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Top court releases full trial transcripts

By Cao Yin and An Baijie | China Daily | Updated: 2013-11-27 06:38

China's top court released the full text record of a trial involving two giant Chinese Internet companies on Tuesday, providing a full online transcript for the first time.

The record was posted online only hours after the Supreme People's Court heard the case, in which Internet security provider Qihoo 360 accused instant message carrier Tencent Inc of abusing its monopoly position.

The online posting reflects the judicial authorities' determination to boost transparency, a spokesman of the top court said on condition of anonymity.

The full trial transcript was released on, and some video clips were broadcast on China Central Television on Tuesday.

Yang Xiaojun, a law professor at the Chinese Academy of Governance, commended the first use by the top court of multimedia to broadcast a hearing, saying it could be regarded as a guide for future trials.

"Some grassroots courts, in fact, have explored broadcasting court hearings online, while this trial means our top court has approved such experiments and decided to use this as a main way to improve judicial transparency," he said.

Previously, Chinese courts only published verdicts, but now the top court has also acted to open up legal procedures, "which is crucial for transparency," Yang added.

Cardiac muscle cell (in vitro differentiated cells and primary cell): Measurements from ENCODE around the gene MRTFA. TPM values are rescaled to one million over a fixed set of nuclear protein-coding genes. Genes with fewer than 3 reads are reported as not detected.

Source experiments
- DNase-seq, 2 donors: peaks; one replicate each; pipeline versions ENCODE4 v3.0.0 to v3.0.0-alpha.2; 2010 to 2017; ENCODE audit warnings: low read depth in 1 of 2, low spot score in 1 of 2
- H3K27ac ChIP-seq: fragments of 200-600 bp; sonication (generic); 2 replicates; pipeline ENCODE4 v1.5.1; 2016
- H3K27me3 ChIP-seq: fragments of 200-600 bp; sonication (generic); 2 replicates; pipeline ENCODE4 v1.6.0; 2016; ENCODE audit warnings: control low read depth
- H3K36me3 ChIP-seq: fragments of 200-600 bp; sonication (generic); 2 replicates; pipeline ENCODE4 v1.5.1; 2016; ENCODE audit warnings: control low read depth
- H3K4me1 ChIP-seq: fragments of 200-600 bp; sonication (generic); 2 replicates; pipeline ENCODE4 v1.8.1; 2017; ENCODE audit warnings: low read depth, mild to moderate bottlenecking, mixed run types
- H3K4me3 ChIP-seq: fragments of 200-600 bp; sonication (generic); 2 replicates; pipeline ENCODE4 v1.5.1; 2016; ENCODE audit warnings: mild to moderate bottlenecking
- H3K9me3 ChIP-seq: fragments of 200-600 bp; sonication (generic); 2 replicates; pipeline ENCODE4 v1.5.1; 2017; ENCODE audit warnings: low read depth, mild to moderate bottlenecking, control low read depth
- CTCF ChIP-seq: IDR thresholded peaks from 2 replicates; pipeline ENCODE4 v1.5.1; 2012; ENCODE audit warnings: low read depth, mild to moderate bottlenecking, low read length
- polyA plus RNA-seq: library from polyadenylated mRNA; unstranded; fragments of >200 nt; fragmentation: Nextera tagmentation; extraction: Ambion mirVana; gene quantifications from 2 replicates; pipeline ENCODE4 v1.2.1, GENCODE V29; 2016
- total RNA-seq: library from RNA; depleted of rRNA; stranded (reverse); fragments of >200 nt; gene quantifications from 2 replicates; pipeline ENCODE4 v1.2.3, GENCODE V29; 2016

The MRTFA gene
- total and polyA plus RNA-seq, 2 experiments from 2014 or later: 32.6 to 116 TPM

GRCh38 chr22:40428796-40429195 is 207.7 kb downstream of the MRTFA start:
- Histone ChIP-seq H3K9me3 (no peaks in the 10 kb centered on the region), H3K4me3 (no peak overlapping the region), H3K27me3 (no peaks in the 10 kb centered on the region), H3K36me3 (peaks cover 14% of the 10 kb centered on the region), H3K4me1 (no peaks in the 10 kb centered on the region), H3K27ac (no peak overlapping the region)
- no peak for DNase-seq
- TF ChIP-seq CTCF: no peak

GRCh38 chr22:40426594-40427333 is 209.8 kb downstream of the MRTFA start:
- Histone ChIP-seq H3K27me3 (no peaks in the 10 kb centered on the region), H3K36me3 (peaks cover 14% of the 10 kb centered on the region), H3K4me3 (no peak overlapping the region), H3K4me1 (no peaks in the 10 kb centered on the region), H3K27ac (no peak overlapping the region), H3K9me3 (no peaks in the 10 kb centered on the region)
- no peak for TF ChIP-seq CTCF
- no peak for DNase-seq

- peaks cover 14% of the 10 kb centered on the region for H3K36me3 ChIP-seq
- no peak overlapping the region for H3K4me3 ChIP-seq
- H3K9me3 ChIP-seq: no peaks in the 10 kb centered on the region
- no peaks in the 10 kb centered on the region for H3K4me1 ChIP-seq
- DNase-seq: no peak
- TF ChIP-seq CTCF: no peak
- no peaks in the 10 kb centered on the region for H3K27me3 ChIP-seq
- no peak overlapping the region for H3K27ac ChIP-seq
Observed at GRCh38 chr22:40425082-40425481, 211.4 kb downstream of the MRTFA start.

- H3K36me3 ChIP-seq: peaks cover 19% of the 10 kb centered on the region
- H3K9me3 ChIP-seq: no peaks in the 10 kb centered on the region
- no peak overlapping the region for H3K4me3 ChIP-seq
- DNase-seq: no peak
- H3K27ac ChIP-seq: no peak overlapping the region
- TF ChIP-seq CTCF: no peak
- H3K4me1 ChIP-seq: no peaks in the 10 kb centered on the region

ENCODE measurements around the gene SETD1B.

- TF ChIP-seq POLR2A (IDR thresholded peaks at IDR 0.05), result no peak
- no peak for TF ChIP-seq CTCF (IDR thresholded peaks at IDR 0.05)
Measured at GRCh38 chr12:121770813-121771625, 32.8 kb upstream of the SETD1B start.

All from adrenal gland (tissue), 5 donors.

Wang Xixin, a Peking University professor who specializes in administrative law, also commented that the top court was demonstrating how to boost judicial transparency.

"The key to fulfilling our legal credibility is to make every part of trials 'visible', which requires us to disclose more information," he said. Wang added he was pleased to see the top court had taken the first step and made efforts for the disclosure of judicial procedures.

However, Guo Jie, a legal officer at a court in Sanming, Fujian province, said it is better for courts to selectively broadcast trials, "because not all trials carry great meaning or are suitable for disclosure".

Every verdict must be open on courts' websites, "but some cases involving minor offenders or divorced couples, I think, should be protected and veiled to some extent," she said.

Moreover, not all courts have the funding to install the equipment to record trials, she added.

The broadcasting of trials dates back to August, when the Jinan Intermediate People's Court released daily records of the trial of former senior official Bo Xilai, who was sentenced to life imprisonment for bribery and embezzlement.

The Jinan court tweeted hundreds of posts on the trial proceedings, including transcripts, pictures and audio and video files of evidence, on its micro blog, attracting more than 526,000 followers.

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